March said the anticipated economic impact to local beef and forage operations from participants attending the beef and forage workshop, the Cow Country Congress and pesticide recertification course is $166,902.

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Celebrating Black History Month - John Earl Payton

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By Emily Banks Wooten
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(Editor’s Note: This is the fifth of a multi-part series celebrating Black History Month by recognizing the service, contributions and achievements of some of Polk County’s finest.)

JohnEarlPaytonJohn Earl Payton (Jan. 21, 1935-Jan. 27, 2018) was born on Jan. 21, 1935 in Livingston to the late Robert and Margaret Payton-Freeman. The oldest of four children, he graduated from Dunbar High School in 1952, where he excelled in football, basketball, track and baseball.

He earned a football scholarship to Prairie View A&M University, where he received his Bachelor of Science Degree in 1956 and his master’s degree in 1964. While at Prairie View, Payton participated in football, basketball and track. He still holds the school’s all-time rushing record of 3,703 yards and is the second leading rusher in Prairie View’s football history, averaging 143 yards a game. A two-time football All-American, he was instrumental in helping his school win the 1953 National Championship by defeating Florida A&M in the Orange Blossom Classic. Payton signed with the Chicago Bears, but an injury during his senior year prevented him from honoring his contract.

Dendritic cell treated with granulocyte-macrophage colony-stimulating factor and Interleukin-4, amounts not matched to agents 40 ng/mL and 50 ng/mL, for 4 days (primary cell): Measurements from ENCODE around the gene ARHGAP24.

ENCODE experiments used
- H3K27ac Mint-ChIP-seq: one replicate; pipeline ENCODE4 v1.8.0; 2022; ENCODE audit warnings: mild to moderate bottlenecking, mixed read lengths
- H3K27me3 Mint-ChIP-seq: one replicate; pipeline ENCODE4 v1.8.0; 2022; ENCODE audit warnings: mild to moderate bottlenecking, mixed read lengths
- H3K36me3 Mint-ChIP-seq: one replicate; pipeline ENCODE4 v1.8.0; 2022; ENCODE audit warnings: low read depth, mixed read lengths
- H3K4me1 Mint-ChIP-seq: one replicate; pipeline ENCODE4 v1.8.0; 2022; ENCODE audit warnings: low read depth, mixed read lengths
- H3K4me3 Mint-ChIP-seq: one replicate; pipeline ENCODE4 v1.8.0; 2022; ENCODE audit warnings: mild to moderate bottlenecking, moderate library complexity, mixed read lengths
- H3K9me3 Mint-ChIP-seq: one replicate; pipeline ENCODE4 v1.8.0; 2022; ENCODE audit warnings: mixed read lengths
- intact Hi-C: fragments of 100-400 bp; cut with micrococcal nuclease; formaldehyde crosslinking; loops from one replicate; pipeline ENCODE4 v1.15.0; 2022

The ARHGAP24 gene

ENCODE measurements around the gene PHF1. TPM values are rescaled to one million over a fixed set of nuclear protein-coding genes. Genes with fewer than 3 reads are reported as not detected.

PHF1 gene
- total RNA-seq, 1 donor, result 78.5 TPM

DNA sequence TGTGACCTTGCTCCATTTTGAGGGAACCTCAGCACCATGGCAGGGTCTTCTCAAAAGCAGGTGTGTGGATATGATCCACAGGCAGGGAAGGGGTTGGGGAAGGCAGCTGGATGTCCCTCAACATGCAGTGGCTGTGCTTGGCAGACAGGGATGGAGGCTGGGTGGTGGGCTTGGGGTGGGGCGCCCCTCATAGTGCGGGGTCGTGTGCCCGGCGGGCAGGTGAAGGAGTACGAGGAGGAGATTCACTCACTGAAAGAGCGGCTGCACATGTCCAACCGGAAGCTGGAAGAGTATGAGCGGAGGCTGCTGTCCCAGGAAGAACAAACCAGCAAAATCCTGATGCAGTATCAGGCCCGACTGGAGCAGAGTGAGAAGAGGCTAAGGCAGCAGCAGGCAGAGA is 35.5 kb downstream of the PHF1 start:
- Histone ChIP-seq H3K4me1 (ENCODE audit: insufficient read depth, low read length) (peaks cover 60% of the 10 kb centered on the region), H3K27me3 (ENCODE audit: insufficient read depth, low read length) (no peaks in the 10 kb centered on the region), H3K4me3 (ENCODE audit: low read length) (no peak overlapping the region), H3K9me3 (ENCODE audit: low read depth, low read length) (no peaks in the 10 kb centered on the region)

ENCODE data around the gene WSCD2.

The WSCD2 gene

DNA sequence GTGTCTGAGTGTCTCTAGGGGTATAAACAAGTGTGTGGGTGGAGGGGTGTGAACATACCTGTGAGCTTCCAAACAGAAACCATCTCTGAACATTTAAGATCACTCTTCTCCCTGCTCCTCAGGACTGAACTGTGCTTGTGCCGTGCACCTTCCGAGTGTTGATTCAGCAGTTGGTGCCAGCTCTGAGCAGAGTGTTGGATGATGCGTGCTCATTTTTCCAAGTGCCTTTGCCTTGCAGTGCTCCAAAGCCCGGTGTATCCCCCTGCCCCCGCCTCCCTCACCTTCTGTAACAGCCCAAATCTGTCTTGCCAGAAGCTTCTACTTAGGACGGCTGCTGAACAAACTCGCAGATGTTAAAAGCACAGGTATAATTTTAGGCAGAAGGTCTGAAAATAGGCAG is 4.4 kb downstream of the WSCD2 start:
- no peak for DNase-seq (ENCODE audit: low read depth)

Payton’s multi-faceted career as an educator and coach spanned 57 years. In 1956, he teamed with future ABA/NBA basketball standout Zelmo Beatty and led Scott High School in Woodville to two consecutive state basketball titles in the prestigious Praivrie View Interscholastic League. His basketball team went 77-7 over two years and his football team went 15-5 over the two years.

In 1958, he continued his career with a 12-year span as a teacher and coach at Dunbar Junior High school for one year and Charlton-Pollard High School in Beaumont for 11 years. His C-P basketball team won district championships in 1962 and 1964 and the state championship in 1964. As the head track coach, Payton brought home three UIL regional titles and as the offensive coordinator of the football team, the team was a state semi-finalist with a 10-1 record in 1962 and a UIL regional finalist in 1969.

In 1970, Payton moved on to Lamar University to serve as an assistant football and track coach, becoming the first Black coach in the school’s history. He served as the interim head football coach in 1980, academic advisor and professor in the health and kinesiology department and as assistant to the athletic director, Larry Tidwell. Thanks to Tidwell, Payton was recognized as one of Lamar’s Legends in 2010. Payton retired from Lamar University after 43 years of service, where the academic success center is named for him in the football athletic complex.

He extended his love of sports to that of an official, officiating four State Boys’ Basketball Tournaments, the last in 1991, and was given the State’s Distinguished Service Award for Basketball Officials in 1992. He also continued to officiate high school football games. He wrote several articles on coaching techniques including “Coaching the Running Backs,” which was published in the Texas Coach magazine in 2002.